But let's read what Krugman has to say:
So apparently Obama plans to appoint CNN’s Sanjay Gupta as Surgeon General. I don’t have a problem with Gupta’s qualifications. But I do remember his mugging of Michael Moore over Sicko. You don’t have to like Moore or his film; but Gupta specifically claimed that Moore “fudged his facts”, when the truth was that on every one of the allegedly fudged facts, Moore was actually right and CNN was wrong.Krugman's link — at "mugging" — goes to a USA Today article about the conflict, which mainly dealt with the amount of money spent on medical care per person in the United States compared to Cuba. You can see Gupta and Moore having it out on the Larry King show on video here or read the transcript here. The fact that Gupta actually did get some numbers wrong overshadows the policy dispute: Moore wants the government to pay for all medical care for everyone, and Gupta thinks Moore might be right, but that things are more complex than Moore will admit.
What bothered me about the incident was that it was what Digby would call Village behavior: Moore is an outsider, he’s uncouth, so he gets smeared as unreliable even though he actually got it right. It’s sort of a minor-league version of the way people who pointed out in real time that Bush was misleading us into war are to this day considered less “serious” than people who waited until it was fashionable to reach that conclusion. And appointing Gupta now, although it’s a small thing, is just another example of the lack of accountability that always seems to be the rule when you get things wrong in a socially acceptable way.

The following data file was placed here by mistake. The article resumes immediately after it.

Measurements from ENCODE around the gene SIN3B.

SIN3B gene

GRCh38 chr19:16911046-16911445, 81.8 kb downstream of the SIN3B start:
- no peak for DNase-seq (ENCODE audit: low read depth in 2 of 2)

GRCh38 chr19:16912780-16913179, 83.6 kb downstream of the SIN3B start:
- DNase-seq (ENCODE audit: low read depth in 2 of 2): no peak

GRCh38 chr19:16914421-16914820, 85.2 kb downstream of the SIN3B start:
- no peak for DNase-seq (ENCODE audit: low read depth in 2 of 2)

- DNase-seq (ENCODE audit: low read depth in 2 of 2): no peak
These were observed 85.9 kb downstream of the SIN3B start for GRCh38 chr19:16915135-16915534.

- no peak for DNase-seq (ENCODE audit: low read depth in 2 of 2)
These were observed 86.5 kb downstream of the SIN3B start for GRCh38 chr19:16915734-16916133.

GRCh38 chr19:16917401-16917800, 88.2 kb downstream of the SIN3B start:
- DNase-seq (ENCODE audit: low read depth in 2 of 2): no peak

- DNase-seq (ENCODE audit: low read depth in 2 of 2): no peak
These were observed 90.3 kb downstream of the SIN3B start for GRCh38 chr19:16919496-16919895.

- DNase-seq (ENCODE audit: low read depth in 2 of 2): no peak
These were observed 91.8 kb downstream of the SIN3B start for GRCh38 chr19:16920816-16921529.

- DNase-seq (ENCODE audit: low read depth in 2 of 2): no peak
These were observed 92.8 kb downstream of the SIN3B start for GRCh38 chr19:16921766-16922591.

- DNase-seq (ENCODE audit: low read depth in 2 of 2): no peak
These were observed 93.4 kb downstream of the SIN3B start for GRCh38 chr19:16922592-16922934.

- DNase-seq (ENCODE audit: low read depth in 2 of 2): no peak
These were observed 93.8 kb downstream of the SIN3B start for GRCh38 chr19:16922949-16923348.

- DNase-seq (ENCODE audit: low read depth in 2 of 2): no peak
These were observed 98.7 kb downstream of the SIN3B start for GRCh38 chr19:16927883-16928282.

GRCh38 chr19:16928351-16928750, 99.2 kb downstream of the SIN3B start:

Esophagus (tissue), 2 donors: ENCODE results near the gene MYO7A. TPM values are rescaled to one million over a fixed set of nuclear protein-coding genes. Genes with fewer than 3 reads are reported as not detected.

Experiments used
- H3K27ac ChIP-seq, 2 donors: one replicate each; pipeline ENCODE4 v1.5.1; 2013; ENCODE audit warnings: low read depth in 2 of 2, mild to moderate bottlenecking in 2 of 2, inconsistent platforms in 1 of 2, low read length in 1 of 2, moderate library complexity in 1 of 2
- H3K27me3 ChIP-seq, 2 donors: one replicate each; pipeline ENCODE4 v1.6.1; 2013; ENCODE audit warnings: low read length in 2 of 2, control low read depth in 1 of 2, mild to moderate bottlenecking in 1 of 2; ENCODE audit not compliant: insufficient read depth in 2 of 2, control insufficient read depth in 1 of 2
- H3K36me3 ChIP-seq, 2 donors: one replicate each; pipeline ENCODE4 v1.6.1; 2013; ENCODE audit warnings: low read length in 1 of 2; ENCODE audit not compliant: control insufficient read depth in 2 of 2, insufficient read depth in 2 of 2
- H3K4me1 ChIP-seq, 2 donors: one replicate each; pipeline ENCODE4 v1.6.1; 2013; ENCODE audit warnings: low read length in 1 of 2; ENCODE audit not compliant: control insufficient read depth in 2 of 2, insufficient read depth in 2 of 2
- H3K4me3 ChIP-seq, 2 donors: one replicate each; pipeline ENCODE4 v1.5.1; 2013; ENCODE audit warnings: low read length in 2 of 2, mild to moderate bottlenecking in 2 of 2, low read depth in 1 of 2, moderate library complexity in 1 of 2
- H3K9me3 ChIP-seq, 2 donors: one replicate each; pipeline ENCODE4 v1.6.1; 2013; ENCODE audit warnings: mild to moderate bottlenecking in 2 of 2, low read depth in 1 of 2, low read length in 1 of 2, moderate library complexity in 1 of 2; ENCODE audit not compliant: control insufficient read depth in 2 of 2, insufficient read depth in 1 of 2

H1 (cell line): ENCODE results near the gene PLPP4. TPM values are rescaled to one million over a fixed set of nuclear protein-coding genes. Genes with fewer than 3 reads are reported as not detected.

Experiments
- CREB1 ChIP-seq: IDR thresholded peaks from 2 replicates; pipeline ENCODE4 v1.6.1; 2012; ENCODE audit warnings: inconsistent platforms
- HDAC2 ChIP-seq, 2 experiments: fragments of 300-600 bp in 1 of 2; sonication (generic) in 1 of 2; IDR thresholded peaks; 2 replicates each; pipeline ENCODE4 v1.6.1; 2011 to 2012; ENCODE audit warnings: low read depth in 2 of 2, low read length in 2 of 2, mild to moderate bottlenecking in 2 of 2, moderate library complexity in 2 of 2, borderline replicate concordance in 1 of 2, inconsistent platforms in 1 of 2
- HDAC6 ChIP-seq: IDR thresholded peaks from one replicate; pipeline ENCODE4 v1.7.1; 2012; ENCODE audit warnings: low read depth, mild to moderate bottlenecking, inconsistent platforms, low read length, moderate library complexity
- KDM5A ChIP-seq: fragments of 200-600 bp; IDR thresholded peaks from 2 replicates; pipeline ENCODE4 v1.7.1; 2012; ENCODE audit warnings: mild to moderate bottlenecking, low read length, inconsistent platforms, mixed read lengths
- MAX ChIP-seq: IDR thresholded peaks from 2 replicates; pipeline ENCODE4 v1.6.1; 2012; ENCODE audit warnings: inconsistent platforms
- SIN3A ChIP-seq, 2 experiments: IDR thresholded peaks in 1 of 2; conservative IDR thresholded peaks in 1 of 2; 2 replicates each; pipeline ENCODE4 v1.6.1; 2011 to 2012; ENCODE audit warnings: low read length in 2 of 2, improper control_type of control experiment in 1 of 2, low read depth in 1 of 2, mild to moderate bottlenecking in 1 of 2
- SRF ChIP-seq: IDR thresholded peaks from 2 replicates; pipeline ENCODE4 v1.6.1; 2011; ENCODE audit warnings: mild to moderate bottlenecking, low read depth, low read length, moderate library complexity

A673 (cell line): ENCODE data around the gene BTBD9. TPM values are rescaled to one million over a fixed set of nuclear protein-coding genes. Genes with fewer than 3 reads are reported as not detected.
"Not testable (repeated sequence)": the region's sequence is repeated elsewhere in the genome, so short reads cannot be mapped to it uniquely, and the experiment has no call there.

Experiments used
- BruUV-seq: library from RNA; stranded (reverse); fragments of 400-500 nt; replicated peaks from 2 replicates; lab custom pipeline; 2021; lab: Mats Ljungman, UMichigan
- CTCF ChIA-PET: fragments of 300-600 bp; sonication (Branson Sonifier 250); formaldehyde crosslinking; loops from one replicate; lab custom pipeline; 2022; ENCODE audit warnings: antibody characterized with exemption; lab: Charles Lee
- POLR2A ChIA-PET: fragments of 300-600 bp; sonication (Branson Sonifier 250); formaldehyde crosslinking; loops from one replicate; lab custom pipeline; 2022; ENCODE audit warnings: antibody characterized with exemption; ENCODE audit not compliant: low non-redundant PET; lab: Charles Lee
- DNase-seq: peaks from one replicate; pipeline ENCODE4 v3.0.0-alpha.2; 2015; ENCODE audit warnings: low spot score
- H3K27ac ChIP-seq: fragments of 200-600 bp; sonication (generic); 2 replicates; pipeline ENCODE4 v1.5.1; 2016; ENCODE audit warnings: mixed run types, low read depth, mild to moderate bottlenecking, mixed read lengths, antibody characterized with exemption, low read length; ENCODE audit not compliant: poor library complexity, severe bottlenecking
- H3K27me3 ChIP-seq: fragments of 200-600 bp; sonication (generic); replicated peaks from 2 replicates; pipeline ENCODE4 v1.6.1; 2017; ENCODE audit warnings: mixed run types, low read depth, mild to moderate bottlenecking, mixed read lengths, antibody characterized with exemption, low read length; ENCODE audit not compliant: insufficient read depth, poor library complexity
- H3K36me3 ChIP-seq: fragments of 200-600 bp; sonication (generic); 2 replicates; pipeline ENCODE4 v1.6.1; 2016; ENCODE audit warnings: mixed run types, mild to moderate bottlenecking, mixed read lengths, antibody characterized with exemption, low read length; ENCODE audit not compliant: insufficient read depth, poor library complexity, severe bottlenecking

It's true, as Krugman says, that Moore comes across as an uncouth outsider and that we tend to feel an instinctive aversion to him. And Gupta is couth, an expert at projecting competence, expertise, and level-headedness. And Krugman is right that the uncouth speaker may be right when the couth speaker is wrong. On this occasion, Gupta got some things wrong, and where he was wrong, he quickly and clearly corrected himself and apologized. That's part of the couth style. So where is this "lack of accountability" that Krugman talks about? Gupta didn't get away with mistakes by speaking "in a socially acceptable way." Gupta was immediately called to account, and he stepped up to it.
And what of Moore? Is he accountable? Moore may have not been wrong on this occasion, but he's been wrong in the past about plenty of things, and his entire filmmaking style is based on a strong point of view — that is, bias — that involves distortion and emotive exaggeration. Does Moore make corrections and apologize? He method involves going doggedly forward toward his predetermined goals — like government-managed health care or opposition to the war or gun control.
So it's quite sensible — not some dysfunctional "village" reflex — to be skeptical when Moore speaks. At the same time, we listen to Moore — some of us — because he's got an artistic style that is often lively and funny and thought-provoking. He's chosen his uncouth, rebel style, and he uses his style every bit as successfully as Gupta uses his. Moore has scarcely been ostracized for his outsider manner. He's very popular. Some people hate him, but he's choosing to antagonize those people — it's part of his the polemical style that has made him rich and famous.
So don't cry for Michael Moore, give Sanjay Gupta the credit he deserves, and don't swallow anything whole, whether it's served up by rebel filmmakers or sophisticated doctors.